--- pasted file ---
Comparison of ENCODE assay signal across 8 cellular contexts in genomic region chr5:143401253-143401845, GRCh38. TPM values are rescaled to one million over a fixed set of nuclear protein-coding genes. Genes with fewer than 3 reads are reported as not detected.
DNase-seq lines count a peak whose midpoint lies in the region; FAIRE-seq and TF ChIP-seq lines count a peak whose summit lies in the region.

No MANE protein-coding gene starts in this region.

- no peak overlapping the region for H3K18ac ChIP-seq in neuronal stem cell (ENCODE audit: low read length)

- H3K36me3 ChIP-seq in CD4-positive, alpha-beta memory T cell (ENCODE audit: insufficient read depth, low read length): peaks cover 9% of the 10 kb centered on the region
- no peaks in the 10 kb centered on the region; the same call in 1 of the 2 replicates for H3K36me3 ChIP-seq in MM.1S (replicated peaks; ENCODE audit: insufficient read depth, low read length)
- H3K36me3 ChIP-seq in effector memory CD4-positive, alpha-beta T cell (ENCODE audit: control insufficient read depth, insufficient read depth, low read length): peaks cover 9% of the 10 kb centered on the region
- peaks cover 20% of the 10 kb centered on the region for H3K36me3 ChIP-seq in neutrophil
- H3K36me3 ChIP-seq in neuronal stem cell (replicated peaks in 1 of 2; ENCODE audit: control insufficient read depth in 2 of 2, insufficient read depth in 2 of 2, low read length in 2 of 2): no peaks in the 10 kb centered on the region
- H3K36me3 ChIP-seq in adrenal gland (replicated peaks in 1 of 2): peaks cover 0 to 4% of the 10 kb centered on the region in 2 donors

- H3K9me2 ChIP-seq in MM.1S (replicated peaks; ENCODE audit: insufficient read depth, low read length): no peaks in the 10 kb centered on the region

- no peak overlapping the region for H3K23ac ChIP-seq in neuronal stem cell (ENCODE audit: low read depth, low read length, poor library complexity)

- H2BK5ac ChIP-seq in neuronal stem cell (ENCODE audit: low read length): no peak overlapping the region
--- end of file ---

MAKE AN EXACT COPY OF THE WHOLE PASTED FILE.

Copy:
Comparison of ENCODE assay signal across 8 cellular contexts in genomic region chr5:143401253-143401845, GRCh38. TPM values are rescaled to one million over a fixed set of nuclear protein-coding genes. Genes with fewer than 3 reads are reported as not detected.
DNase-seq lines count a peak whose midpoint lies in the region; FAIRE-seq and TF ChIP-seq lines count a peak whose summit lies in the region.

No MANE protein-coding gene starts in this region.

- no peak overlapping the region for H3K18ac ChIP-seq in neuronal stem cell (ENCODE audit: low read length)

- H3K36me3 ChIP-seq in CD4-positive, alpha-beta memory T cell (ENCODE audit: insufficient read depth, low read length): peaks cover 9% of the 10 kb centered on the region
- no peaks in the 10 kb centered on the region; the same call in 1 of the 2 replicates for H3K36me3 ChIP-seq in MM.1S (replicated peaks; ENCODE audit: insufficient read depth, low read length)
- H3K36me3 ChIP-seq in effector memory CD4-positive, alpha-beta T cell (ENCODE audit: control insufficient read depth, insufficient read depth, low read length): peaks cover 9% of the 10 kb centered on the region
- peaks cover 20% of the 10 kb centered on the region for H3K36me3 ChIP-seq in neutrophil
- H3K36me3 ChIP-seq in neuronal stem cell (replicated peaks in 1 of 2; ENCODE audit: control insufficient read depth in 2 of 2, insufficient read depth in 2 of 2, low read length in 2 of 2): no peaks in the 10 kb centered on the region
- H3K36me3 ChIP-seq in adrenal gland (replicated peaks in 1 of 2): peaks cover 0 to 4% of the 10 kb centered on the region in 2 donors

- H3K9me2 ChIP-seq in MM.1S (replicated peaks; ENCODE audit: insufficient read depth, low read length): no peaks in the 10 kb centered on the region

- no peak overlapping the region for H3K23ac ChIP-seq in neuronal stem cell (ENCODE audit: low read depth, low read length, poor library complexity)

- H2BK5ac ChIP-seq in neuronal stem cell (ENCODE audit: low read length): no peak overlapping the region